Lately, I've been obsessed with optimizing performance through lazy-loading. Recently, I've written on how to lazy-load Google Maps and on how to lazy-load responsive Google Adsense. Now it's time for Disqus, a service for embedding comments on your website. It's a great service. It eliminates the headache of developing your own local commenting system, dealing with spam, etc. Recently, I've been working on implementing the widget in one of my projects.
Before visitors click on a link, they hover over that link. Between these two events, 200 ms to 300 ms usually pass by (test yourself here). InstantClick makes use of that time to preload the page, so that the page is already there when you click.
You hover a link, it Ajaxs for that page and prerenders it. On click, it replaces the
<title></title> and changes the URL.
I just heard about it. Seems pretty smart. Progressive enhancement. Increased perceived performance. I can imagine one objection being bandwidth concerns. Downloading every page I hover over seems a bit bandwidth greedy.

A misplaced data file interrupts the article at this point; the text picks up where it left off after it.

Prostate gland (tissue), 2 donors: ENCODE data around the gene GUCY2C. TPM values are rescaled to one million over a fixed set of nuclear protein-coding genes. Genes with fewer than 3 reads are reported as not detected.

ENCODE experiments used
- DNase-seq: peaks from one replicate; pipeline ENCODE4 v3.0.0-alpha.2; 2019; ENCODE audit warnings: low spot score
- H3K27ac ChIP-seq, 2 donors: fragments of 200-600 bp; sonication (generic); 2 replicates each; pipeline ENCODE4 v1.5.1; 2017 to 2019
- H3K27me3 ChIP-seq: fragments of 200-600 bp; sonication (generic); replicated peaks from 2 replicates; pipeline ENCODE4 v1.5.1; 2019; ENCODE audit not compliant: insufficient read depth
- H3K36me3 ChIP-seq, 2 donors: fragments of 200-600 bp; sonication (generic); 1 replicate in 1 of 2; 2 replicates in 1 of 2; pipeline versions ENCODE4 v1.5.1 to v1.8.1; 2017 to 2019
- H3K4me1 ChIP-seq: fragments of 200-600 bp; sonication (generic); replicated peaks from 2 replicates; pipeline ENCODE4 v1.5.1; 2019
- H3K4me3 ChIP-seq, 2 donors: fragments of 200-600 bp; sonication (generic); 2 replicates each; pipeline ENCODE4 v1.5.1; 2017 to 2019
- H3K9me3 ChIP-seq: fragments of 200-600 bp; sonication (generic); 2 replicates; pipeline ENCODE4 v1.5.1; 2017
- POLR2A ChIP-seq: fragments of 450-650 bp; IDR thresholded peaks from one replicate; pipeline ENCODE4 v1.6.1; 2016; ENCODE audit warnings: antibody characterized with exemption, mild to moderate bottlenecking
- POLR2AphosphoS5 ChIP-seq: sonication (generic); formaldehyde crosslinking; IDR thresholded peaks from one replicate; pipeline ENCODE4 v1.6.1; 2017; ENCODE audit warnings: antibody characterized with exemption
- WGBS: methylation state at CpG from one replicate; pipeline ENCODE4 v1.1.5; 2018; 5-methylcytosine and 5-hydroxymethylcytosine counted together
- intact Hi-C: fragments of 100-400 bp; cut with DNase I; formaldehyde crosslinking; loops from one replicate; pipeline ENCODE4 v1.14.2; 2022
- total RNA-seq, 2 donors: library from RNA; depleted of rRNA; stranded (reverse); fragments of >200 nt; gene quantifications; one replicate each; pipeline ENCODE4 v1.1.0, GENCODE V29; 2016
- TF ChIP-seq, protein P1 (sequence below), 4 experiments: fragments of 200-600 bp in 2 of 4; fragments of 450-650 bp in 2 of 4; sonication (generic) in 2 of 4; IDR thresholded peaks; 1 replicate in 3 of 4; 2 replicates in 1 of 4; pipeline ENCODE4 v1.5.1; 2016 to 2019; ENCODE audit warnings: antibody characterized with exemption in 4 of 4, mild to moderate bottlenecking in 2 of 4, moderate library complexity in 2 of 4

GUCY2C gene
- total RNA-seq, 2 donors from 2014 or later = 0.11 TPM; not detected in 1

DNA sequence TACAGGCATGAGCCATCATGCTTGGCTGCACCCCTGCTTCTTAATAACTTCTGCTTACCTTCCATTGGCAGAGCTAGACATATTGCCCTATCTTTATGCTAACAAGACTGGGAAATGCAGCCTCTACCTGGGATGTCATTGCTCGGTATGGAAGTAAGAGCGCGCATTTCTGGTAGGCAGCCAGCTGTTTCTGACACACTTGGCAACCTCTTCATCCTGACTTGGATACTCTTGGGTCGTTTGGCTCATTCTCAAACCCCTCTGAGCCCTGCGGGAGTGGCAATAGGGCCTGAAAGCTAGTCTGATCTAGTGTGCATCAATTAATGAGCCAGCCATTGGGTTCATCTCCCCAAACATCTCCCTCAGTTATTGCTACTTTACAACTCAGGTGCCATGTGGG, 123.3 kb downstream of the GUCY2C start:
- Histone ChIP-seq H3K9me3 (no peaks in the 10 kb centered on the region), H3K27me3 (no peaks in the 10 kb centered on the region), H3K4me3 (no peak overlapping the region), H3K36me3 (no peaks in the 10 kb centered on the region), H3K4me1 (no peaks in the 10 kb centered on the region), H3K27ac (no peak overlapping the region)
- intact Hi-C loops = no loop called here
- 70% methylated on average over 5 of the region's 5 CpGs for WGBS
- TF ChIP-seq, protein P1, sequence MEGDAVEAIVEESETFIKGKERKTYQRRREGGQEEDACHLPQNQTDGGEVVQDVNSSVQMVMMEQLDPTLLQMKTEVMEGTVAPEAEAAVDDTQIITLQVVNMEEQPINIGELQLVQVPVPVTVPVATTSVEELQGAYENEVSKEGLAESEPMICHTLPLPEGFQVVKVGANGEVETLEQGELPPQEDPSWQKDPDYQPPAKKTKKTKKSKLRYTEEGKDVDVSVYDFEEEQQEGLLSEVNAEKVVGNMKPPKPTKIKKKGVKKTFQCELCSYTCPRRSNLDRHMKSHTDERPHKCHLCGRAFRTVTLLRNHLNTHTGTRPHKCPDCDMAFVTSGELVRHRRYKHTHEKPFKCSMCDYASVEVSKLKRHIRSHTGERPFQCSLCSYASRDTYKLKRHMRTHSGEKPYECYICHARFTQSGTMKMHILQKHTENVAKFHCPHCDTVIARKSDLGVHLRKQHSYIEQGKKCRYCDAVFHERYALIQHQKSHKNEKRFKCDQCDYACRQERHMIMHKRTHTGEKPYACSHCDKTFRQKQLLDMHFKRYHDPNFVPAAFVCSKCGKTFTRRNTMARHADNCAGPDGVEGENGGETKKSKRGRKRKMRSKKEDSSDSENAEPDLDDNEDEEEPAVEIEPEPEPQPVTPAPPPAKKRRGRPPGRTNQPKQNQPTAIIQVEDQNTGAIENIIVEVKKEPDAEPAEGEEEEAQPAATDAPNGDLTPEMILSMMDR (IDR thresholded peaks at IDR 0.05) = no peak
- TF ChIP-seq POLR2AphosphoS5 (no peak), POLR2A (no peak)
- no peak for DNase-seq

It got me thinking though... isn't there a newfangled prerendering thing? (more…)
The Firebug extension isn't being developed or maintained any longer. We invite you to use the Firefox built-in DevTools instead.
Looks like the end of an over 2 year process.
Firebug was probably the single most important tooling advancement in front-end developments short life. A glimpse of the future, indeed.
A round up of goings-on related to me, this site, and related projects, as we are wont to do once in a while. I've had the good fortune of being a guest on a number of podcasts lately, so I'll link up those. I'll share some upcoming conferences I'll be at and news from CodePen and ShopTalk Show.
Eric Meyer, talking to himself:
How long until I can actually use Grid, then? Two or three years?
March 2017. So about four months from now.
Grid sounds like tables 2.0. I thought we all agreed tables for layout were a bad idea.
We agreed table markup for layout was a bad idea
I posted a context-less poll on Twitter, just for fun.
I finally figured out, it's an alien you can invite to live on user's browser.
SVG is absolutely a vector graphics format. But it's more than that. You can set type in it. You can place raster graphics in it. There is interactivity and animation. It's more like a multimedia graphics format. Over on the Media Temple blog, I walk through the creation of a multimedia graphic to show off some of those possibilities.
If we get SVG 2, it'll be even more multimedia with the inclusion of audio, video, canvas, and more.
If you'd like to make SVG more of a part of you day-do-day workflow, and I suggest you do, pick up a copy of Practical SVG.